Chapter 9 – Soft Tissue Injuries




Abstract




Extensive blunt soft tissue trauma may occur after traffic accidents, falls from significant heights, and crush injuries. It is a common problem after major earthquakes or collapsed buildings (see Chapter 15, Disaster Medicine). Injuries can be closed, open, or both.





Chapter 9 Soft Tissue Injuries


Demetrios Demetriades , Elizabeth R. Benjamin , and Marko Bukur



Introduction




  • Extensive blunt soft tissue trauma may occur after traffic accidents, falls from significant heights, and crush injuries. It is a common problem after major earthquakes or collapsed buildings (see Chapter 15, Disaster Medicine). Injuries can be closed, open, or both.



  • Extensive soft tissue trauma following penetrating injuries may occur after high-velocity bullet wounds, closed-range shotgun injuries, and explosions (see Chapter 11, Ballistics).



  • Severe soft tissue trauma is often associated with systemic complications, local tissue loss, infections, and limb loss.



  • Meticulous systematic and local examination should be performed to rule out other associated injuries. Locally, the physician should evaluate for underlying vascular, nerve, tendon, and bone injuries, as well as compartment syndrome.



  • Avulsion type injuries occur when a flap of tissue is separated from underlying tissue structures. The most extreme form of this injury is a degloving injury, which occurs when all the skin and subcutaneous tissues are separated from the underlying fascia. Tissue ischemia and necrosis of the flap segment are common and may lead to areas of large soft tissue defects.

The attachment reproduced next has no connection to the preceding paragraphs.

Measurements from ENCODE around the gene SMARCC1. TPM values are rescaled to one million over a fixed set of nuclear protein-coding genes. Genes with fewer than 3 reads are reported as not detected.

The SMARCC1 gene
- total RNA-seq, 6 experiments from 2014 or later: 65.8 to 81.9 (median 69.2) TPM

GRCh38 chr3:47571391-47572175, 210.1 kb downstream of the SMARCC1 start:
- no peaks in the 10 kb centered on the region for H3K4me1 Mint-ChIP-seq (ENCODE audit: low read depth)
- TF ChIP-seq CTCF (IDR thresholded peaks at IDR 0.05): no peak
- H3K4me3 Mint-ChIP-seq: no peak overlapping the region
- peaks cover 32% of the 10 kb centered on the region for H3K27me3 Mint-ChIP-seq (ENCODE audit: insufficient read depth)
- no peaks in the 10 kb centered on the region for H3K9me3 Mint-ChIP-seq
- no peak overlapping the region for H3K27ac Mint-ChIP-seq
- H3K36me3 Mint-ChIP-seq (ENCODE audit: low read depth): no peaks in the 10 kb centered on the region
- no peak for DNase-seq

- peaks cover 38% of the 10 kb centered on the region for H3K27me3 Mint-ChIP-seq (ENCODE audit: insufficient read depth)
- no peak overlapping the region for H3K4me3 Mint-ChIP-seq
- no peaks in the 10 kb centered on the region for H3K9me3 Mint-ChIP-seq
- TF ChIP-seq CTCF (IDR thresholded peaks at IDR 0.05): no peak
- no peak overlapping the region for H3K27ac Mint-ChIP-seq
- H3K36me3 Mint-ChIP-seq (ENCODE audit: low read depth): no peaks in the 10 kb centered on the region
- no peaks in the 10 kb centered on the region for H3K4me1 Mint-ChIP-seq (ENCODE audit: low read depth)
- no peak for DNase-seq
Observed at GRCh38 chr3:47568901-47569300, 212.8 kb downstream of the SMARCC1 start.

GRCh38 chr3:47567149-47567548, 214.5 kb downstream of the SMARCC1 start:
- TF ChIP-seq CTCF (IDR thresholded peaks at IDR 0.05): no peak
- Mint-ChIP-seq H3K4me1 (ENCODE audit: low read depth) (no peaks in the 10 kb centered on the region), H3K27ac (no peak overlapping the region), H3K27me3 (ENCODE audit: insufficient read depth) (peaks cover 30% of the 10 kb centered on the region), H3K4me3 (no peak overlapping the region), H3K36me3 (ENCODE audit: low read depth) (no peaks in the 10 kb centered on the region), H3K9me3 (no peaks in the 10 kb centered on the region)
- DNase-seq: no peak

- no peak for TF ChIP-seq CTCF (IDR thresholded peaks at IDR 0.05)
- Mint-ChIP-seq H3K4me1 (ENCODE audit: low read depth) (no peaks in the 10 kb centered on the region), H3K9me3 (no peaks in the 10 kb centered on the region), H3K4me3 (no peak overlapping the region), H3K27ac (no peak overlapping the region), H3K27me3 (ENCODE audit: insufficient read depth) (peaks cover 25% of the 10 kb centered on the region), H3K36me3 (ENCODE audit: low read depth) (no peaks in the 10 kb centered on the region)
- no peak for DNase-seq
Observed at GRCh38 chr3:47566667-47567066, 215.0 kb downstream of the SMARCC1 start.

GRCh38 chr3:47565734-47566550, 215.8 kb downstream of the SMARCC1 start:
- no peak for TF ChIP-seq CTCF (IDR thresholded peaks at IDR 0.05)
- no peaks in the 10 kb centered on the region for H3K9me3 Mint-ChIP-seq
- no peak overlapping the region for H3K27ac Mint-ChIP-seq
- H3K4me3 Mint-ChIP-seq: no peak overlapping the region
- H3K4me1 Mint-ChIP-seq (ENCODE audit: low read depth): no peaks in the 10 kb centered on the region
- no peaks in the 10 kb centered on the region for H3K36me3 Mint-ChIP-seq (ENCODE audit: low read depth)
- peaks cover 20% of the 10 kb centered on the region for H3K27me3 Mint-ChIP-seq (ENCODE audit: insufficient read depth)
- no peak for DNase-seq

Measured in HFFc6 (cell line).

• The Morel-Lavallée lesion is a closed, shear-force, degloving injury, which results in separation of the skin and subcutaneous tissue from the fascia over the underlying muscles. This space is filled with blood, lymph, or serosanguinous fluid. It is prone to infection and possible skin loss because of the disrupted blood supply and presence of devascularized tissue (Figure 9.1 A,B).



  • Mangled extremity injuries often involve soft tissue, neurovascular structures, and bones. These injuries require a multidisciplinary approach because of their complexity and high risk of serious complications, including amputation, renal failure, infection, and death (Figure 9.2, Figure 9.3).





Figure 9.1 A,B Morel-Lavallée lesion of the back (A) and right flank (B).





Figure 9.2 Auto-versus-pedestrian injury with significant tissue loss and an open femur fracture. The wound requires copious irrigation, intravenous antibiotics, and early coverage to reduce the risk of complications such as osteomyelitis.





Figure 9.3 Mangled extremity following a motorcycle collision. There is extensive soft tissue loss, vascular trauma, and fracture. The management of this injury is benefitted by a multidisciplinary team approach.



Complications


Systemic complications may occur after extensive soft tissue trauma:




  1. 1. Hypovolemic shock due to blood loss externally or into the tissues.



  2. 2. Renal failure due to rhabdomyolysis and myoglobinuria.



  3. 3. Electrolytic abnormalities, including hyperkalemia, hypocalcemia, and hyperphosphatemia. This specific combination of electrolytic abnormalities is highly cardiotoxic.



  4. 4. Hematological changes, including disseminated intravascular coagulopathy due to release of tissue thromboplastin from the injured tissues.



Local Complications




  1. 1. Compartment syndrome.



  2. 2. Infection of open wounds, hematomas, or devitalized tissue. In severe cases, this may progress to necrotizing soft tissue infection.



Investigations and Monitoring


All patients with extensive soft tissue trauma should have serial monitoring of hemoglobin levels, platelet count, coagulation parameters, electrolytes, creatinine phosphokinase (CPK) levels, and recording of hourly urine output, as well as close monitoring for compartment syndrome (Figure 9.4 A,B). Vascular studies (CT angiography, vascular ultrasound, or formal angiography) should be performed as indicated to evaluate for associated vascular injuries.